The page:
There are also situations where the opponent has 2 or more creatures and you can’t really afford to exert it to kill one of them leaving you tapped out and defenseless, where goblins can both kill a creature and stay back to block.

What Glorybringer excels at, which I initially underrated, is end games, and while the goblins are also hard to block, 4 flying haste power is a big deal. Hopefully further testing will give me a clearer indication of which way to lean (if any).

I think we should have the aggressive decks covered by now so let me finish with the two other decks I would expect to face: UR(x) control and RG Ramp. Both are going to be very tough game 1 (maybe you should even move the Doomfalls out of the main and just concede game 1 to be even more sure to crush aggro.

But you still have a shot against control since they have a lot of useless removal, so maybe they are fine). Against control, hope to draw as little removal as possible outside of the stuff that kills Torrential Gearhulk; it is possible to just run them out of wincons. You have value creatures, discard and planeswalkers so you can come out on top if you pace your spells properly. Try to hold on to your discard until you can play it and a threat the same turn to overwhelm their mana.

Post board we get even more discard and a new favorite of mine; Dreamstealer. This is a nightmare for them. They have to spend a removal spell on it the first time around and when it comes back they can’t even block it with gearhulk so it’s a guaranteed two for one and if they don’t kill either half, they pretty much just lose on the spot. I haven’t played against ramp yet but it looks rough.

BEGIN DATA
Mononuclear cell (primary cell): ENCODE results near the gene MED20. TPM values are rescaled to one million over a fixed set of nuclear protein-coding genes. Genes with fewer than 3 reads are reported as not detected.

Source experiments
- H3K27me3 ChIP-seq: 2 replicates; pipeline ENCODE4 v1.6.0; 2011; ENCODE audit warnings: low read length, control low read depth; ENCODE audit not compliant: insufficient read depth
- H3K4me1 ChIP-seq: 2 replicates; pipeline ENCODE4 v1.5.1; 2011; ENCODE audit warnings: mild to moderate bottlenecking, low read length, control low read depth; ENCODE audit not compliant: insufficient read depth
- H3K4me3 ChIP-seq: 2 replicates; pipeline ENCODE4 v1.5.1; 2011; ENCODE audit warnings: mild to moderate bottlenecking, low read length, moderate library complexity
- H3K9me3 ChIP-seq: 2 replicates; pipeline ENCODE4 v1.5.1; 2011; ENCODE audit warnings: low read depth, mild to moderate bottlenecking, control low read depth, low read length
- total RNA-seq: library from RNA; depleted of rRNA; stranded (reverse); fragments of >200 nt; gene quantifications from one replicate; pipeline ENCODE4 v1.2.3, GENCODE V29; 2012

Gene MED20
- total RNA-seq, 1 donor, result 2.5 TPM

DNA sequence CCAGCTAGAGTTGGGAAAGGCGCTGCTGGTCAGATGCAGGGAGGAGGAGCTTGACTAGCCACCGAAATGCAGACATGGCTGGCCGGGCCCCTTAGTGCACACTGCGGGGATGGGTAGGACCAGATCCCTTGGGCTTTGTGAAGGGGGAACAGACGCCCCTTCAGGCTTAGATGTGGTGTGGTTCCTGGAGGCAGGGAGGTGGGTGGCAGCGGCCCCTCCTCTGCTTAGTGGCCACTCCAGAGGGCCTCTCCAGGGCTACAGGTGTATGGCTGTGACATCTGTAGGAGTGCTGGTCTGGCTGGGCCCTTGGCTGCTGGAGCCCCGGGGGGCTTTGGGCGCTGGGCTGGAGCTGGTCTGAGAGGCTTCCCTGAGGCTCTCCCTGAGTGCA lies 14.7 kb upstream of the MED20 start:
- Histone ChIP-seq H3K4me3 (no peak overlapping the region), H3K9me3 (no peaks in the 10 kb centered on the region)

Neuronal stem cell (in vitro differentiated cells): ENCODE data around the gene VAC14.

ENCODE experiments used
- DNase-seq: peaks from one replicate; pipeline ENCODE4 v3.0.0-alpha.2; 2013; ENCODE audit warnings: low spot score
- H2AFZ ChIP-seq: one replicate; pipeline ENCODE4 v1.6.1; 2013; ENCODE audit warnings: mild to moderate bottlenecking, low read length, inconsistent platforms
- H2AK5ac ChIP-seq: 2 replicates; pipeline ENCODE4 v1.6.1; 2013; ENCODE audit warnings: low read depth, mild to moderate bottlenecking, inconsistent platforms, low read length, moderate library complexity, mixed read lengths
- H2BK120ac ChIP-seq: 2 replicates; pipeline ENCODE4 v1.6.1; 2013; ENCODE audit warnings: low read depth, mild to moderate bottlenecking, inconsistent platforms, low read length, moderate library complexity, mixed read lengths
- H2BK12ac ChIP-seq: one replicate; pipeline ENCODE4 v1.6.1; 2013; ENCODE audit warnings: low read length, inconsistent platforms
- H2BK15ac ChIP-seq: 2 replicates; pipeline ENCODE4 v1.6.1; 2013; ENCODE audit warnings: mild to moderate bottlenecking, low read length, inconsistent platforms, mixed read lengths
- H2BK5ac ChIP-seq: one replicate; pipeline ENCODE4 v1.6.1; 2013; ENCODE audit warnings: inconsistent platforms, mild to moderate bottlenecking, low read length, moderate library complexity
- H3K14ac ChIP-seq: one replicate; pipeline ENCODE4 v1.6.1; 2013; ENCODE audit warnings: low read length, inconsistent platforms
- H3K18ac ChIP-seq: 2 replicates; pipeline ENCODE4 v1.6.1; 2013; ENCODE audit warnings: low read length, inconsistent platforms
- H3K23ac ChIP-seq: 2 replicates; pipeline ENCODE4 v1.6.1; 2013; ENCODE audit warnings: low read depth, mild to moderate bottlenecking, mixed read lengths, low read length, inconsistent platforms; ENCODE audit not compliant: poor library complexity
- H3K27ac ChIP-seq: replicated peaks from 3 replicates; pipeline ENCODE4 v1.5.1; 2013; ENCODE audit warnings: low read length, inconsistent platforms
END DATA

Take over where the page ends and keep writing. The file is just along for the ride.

You only have 3 Doomfall that really do anything game 1 and unless you can snipe their only Hour of Promise, it don’t know how you win game 1. You get to bring in more discard along with a Lost Legacy, but it’s probably not enough to make it a good matchup overall. Ramp might pick up in popularity now and I will consider adding another Lost Legacy to the board in that case.

I really like this deck as it has a lot of play to it and a lot of room for innovation to the list. I just saw someone has 5-0’d a league with 4 Gifted Aetherborn instead of the siphoners. If I keep facing all aggro decks, that is a change very much worth considering. Give it a try if you like grinding, and let me know any ideas you have for the deck.